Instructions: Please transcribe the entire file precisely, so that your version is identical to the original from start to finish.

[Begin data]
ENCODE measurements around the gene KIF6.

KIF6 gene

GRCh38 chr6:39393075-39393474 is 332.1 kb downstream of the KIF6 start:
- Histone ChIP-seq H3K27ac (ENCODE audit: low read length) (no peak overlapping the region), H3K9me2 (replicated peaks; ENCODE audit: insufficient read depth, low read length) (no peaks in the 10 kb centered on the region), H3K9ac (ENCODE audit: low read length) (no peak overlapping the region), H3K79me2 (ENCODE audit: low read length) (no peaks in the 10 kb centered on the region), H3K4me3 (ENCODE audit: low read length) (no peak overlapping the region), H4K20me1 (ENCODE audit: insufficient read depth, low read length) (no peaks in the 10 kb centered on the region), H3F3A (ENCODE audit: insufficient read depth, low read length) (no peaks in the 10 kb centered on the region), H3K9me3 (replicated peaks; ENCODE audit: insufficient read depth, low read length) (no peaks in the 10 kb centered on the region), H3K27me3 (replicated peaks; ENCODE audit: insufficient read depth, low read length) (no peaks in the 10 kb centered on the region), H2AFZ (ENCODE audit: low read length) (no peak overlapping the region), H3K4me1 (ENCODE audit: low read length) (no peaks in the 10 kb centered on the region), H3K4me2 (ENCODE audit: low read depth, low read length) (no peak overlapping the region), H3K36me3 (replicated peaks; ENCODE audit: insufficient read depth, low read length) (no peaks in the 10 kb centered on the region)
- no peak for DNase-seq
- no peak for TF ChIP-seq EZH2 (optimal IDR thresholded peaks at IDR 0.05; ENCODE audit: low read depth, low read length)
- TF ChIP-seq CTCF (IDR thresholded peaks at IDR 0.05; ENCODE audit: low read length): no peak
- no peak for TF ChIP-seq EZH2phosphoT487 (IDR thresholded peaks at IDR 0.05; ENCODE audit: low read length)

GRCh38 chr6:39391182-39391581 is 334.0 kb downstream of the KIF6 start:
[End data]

ENCODE measurements around the gene KIF6.

KIF6 gene

GRCh38 chr6:39393075-39393474 is 332.1 kb downstream of the KIF6 start:
- Histone ChIP-seq H3K27ac (ENCODE audit: low read length) (no peak overlapping the region), H3K9me2 (replicated peaks; ENCODE audit: insufficient read depth, low read length) (no peaks in the 10 kb centered on the region), H3K9ac (ENCODE audit: low read length) (no peak overlapping the region), H3K79me2 (ENCODE audit: low read length) (no peaks in the 10 kb centered on the region), H3K4me3 (ENCODE audit: low read length) (no peak overlapping the region), H4K20me1 (ENCODE audit: insufficient read depth, low read length) (no peaks in the 10 kb centered on the region), H3F3A (ENCODE audit: insufficient read depth, low read length) (no peaks in the 10 kb centered on the region), H3K9me3 (replicated peaks; ENCODE audit: insufficient read depth, low read length) (no peaks in the 10 kb centered on the region), H3K27me3 (replicated peaks; ENCODE audit: insufficient read depth, low read length) (no peaks in the 10 kb centered on the region), H2AFZ (ENCODE audit: low read length) (no peak overlapping the region), H3K4me1 (ENCODE audit: low read length) (no peaks in the 10 kb centered on the region), H3K4me2 (ENCODE audit: low read depth, low read length) (no peak overlapping the region), H3K36me3 (replicated peaks; ENCODE audit: insufficient read depth, low read length) (no peaks in the 10 kb centered on the region)
- no peak for DNase-seq
- no peak for TF ChIP-seq EZH2 (optimal IDR thresholded peaks at IDR 0.05; ENCODE audit: low read depth, low read length)
- TF ChIP-seq CTCF (IDR thresholded peaks at IDR 0.05; ENCODE audit: low read length): no peak
- no peak for TF ChIP-seq EZH2phosphoT487 (IDR thresholded peaks at IDR 0.05; ENCODE audit: low read length)

GRCh38 chr6:39391182-39391581 is 334.0 kb downstream of the KIF6 start: